Hi reading friends–  Don’t you think some books are rather like comfort food– that’s how I feel about Rosamunde Pilcher’s series of books. I’ve read them all, but now and then I just need cozy undemanding book and I pull one of her’s off the shelf.  They’re set in Cornwall or Scotland or London– and usually center on a family, including a beloved older grandma type.  I’ve always loved her characters.  They just feel like old friends.  So for some light summer reading here’s my favorites:

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The She Seekers is Pilcher’s most well known book– Penelope Keeling, in her later years, is remembering her bohemian childhood with her artist father near the Cornish coast, her service in WWII in the British military,  her love of a lifetime during those war years.  And in the present there are her three children, grasping Nancy, sophisticated Olivia and devious Noel all with their own ideas about the disposition of Penelope’s dearest treasure — the valuable painting “The Shell Seekers,” given to her by her father years ago.  There are so many likable characters, tender moments and a few surprises along the way.  It really is one of the few books I would read and reread.

 

51PMsim95DL._SX307_BO1,204,203,200_Love this story of good intentions gone awry. It reads like one of those tender hearted 1940’s movies.  After Flora Waring unexpectedly discovers she has a long lost twin sister Rose, she agrees to take Roses place just for a weekend with her finance’s family in Scotland.  But she falls into a fondness for the Armstrong family she is deceiving and finds some unexpected attachments.  It involves loch side walks, colorful characters and highland dancing. Flora and the family will stir your heart…

41R0x07Px5L._AC_US320_QL65_Flower in the Rain is a collection of short stories Pilcher wrote for magazines over the years.  It’s a good one to tuck in a suitcase for reading on a trip– there’s a couple who reconnect after years apart, a boy who builds a doll house for his sister when their father cannot, Cousin Dorothy-who learns to love a difficult person… People you’d like to know and places you’d enjoy spending time.  Just a gentle companionable, satisfying  summer book.  I think you might like it too.

Breakfast Tacos & Books

 

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Hey there taco-eating, book loving friends– a couple weeks ago, some of the best reading buddies came in the door for Saturday breakfast.  They brought along a few books to recommend.  We sat and talked and laughed around the tables and then settled in the family room to talk books.  People passed around their favorites so be pursued and perhaps borrowed.  And Jenni typed up a list of the all suggested books and emailed it off to all of us on the spot.

And breakfast?  We sat down to egg-y breakfast tacos with sweet pineapple mango salsa.  And a bright fruity salad on the side, with mimosas and mugs of tea.  It was a fine morning.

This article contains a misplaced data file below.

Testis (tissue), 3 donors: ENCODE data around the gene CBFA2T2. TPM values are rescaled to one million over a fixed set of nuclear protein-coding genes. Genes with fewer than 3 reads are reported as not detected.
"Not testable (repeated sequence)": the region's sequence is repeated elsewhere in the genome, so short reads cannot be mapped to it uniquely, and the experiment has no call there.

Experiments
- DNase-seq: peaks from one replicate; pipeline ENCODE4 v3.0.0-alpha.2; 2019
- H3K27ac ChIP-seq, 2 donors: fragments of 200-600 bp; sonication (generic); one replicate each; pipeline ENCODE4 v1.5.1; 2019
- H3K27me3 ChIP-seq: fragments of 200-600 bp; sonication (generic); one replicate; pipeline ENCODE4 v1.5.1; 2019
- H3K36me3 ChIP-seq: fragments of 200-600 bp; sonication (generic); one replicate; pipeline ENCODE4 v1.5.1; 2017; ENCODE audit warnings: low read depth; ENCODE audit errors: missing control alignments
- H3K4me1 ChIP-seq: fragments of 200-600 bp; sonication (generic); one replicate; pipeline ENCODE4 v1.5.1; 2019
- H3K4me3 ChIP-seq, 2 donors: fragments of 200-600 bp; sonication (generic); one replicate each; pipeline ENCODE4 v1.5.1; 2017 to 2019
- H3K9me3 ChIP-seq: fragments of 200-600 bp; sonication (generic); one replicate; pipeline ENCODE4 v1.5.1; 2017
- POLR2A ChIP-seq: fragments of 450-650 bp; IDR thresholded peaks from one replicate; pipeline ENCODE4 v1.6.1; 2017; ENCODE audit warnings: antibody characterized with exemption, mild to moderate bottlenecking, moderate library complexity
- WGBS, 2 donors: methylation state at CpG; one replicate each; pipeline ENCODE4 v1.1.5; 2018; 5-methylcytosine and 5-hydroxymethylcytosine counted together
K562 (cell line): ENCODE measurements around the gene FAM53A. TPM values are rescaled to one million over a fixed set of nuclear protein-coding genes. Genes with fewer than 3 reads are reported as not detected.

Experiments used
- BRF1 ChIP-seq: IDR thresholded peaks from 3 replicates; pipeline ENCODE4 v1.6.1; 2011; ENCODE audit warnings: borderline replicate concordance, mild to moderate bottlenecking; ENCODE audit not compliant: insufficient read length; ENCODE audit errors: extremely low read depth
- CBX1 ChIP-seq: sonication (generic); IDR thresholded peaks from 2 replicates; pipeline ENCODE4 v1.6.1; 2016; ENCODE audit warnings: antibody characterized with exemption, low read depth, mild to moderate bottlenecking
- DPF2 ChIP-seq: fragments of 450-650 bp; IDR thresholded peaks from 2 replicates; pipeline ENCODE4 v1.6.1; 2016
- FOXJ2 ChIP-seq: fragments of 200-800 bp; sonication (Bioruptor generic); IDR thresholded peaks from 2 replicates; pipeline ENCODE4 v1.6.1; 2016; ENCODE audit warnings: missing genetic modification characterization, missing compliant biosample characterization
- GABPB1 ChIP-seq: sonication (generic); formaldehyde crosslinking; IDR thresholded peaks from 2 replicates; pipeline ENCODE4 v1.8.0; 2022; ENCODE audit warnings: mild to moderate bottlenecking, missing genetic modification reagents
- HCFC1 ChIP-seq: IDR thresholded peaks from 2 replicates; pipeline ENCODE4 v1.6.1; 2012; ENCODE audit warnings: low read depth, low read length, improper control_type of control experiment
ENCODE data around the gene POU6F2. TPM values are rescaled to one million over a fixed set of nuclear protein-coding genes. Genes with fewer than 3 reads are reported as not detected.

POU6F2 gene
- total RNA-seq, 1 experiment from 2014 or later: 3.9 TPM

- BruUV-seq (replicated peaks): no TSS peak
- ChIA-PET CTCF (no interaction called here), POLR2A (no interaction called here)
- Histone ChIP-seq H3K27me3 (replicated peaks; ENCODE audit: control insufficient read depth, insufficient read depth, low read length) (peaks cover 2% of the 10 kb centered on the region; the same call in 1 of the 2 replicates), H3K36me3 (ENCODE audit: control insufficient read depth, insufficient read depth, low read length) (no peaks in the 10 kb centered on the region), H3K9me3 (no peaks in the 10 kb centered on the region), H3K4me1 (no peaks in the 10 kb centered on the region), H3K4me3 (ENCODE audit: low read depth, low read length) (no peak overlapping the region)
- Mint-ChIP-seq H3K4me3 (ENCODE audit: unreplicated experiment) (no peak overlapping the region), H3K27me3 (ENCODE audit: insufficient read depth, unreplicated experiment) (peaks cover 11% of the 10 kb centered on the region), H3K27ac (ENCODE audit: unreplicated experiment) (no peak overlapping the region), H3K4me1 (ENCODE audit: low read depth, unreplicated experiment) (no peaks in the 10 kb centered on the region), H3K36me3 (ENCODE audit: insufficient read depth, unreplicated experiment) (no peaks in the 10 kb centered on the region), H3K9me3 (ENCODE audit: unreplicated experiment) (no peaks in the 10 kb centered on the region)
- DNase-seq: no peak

Tacos:
12 small “street taco” sized corn tortillas
6 eggs
3 tab. cream (or whole milk)
salt & freshly ground pepper to taste
2 tab. butter
6 strips of bacon, cut in half
1 cup grated colby jack cheese
1 large avocado, cut in small chunks
1/2 cup cilantro
1 cup sour cream

Pineapple Mango Salsa
1/2 fresh pineapple, peeled & cut to small bits
1 large mango, peeled and cut to bits
1/2 cup diced red bell pepper
1/4 cup red onion, minced
1/2 cup cilantro, chopped fine
1 canned chipotle pepper, stem & seeds removed, minced
1 tab. lime juice (1 large lime)

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To make the pineapple, mango salsa combine all the above salsa ingredients and st it on the table!

Then start cooking the bacon and set it into a 200 degree oven to keep warm.  Wrap the tortillas in foil and set them in the oven with the bacon to warm.  Whisk the eggs, cream with the salt & pepper. Melt the butter in a skillet and stir in the eggs until they are set.

When that’s all ready, set it all out with the salsa, grated cheese, avocado, cilantro and sour cream.  And let everyone pile up their own little tacos.

And if you have a stack of books to talk through, all the better!

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Here’s a few of my favorite book suggestions from that morning:
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The Marriage of Opposites by Alice Hoffman, The Nightingale by Kristen Hannah, Day After Night by Anita Diamant, The Pahtom Tollbooth by Norton Juster, The Warden by Anthony Trollope, and The Kitchen House by Kathleen Grissom.  Looks like a lot of grand reading ahead…

What’s Been Coming Home from the Library…

 

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Carl Vilhelm Holsoe (Danish artist, 1863-1935) Woman Reading

Hi there– When you go to someone’s house do you drift over toward their bookshelves to see what they like to read? My book buddy Jenni keeps a basket of books she’s been reading on her kitchen counter– and I always have to peek and seen wha’t current on her list.  And I can count on Sally for book recommendations for reading I know I’ll enjoy…   Then there’s Janet who generously hands out worthwhile books she’s loved.